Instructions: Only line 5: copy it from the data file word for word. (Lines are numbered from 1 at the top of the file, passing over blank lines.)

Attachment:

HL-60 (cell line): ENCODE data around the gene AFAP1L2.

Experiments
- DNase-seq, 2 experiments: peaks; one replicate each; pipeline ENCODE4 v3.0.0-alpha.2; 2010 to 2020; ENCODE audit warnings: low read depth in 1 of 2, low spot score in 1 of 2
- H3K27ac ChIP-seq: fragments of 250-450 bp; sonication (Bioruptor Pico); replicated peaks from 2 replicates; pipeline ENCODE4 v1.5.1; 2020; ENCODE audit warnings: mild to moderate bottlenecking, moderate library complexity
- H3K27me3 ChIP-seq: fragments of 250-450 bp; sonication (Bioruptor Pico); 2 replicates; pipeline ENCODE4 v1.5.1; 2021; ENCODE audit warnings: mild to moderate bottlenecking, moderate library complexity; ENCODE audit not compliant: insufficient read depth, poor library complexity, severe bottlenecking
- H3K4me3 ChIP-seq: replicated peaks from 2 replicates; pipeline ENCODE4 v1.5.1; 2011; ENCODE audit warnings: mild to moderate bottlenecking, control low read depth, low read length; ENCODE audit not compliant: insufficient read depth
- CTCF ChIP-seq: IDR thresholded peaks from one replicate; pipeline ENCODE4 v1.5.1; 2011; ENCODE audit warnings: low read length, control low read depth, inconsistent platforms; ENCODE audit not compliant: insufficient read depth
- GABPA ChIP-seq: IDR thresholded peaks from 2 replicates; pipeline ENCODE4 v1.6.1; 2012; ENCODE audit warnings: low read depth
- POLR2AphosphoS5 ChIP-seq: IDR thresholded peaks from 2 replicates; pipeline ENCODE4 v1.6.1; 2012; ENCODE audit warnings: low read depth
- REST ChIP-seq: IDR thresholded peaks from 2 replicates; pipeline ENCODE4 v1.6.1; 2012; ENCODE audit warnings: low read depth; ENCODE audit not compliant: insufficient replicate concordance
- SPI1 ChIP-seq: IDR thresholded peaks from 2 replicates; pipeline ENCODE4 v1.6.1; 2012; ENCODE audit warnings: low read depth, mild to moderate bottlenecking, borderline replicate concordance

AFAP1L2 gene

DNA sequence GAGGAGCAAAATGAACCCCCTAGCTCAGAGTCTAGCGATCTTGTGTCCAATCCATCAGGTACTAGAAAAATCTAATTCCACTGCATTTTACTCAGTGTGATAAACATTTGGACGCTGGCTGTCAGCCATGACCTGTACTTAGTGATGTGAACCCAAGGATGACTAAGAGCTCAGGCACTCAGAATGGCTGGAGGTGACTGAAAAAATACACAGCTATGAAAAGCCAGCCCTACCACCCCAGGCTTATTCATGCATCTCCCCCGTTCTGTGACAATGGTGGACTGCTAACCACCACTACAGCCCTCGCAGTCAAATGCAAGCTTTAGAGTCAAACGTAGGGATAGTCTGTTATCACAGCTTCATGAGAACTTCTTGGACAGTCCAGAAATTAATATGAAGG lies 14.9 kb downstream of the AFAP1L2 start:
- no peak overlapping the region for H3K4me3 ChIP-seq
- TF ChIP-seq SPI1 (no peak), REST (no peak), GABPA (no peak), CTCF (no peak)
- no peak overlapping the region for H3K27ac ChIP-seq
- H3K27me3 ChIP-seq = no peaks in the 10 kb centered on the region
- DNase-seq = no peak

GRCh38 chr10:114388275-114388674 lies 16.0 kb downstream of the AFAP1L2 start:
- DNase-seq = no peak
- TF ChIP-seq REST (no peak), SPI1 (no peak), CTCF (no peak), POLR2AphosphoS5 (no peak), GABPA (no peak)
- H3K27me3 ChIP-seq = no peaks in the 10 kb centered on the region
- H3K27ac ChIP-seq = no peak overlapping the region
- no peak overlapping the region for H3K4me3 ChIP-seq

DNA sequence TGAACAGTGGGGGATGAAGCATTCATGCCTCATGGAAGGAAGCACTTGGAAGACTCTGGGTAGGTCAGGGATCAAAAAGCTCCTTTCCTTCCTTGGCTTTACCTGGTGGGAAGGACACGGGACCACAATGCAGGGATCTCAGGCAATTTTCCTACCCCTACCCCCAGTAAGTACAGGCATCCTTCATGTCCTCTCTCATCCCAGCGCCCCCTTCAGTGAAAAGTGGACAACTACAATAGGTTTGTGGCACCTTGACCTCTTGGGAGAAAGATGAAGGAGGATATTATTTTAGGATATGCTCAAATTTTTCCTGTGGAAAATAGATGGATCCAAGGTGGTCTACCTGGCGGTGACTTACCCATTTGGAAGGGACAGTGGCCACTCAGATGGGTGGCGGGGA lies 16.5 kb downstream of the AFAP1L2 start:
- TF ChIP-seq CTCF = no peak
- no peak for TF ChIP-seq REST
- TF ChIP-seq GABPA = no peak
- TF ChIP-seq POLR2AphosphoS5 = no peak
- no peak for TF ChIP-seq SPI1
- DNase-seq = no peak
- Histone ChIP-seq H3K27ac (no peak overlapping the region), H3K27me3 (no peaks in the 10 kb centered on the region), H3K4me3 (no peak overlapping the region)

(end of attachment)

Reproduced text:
- H3K27me3 ChIP-seq: fragments of 250-450 bp; sonication (Bioruptor Pico); 2 replicates; pipeline ENCODE4 v1.5.1; 2021; ENCODE audit warnings: mild to moderate bottlenecking, moderate library complexity; ENCODE audit not compliant: insufficient read depth, poor library complexity, severe bottlenecking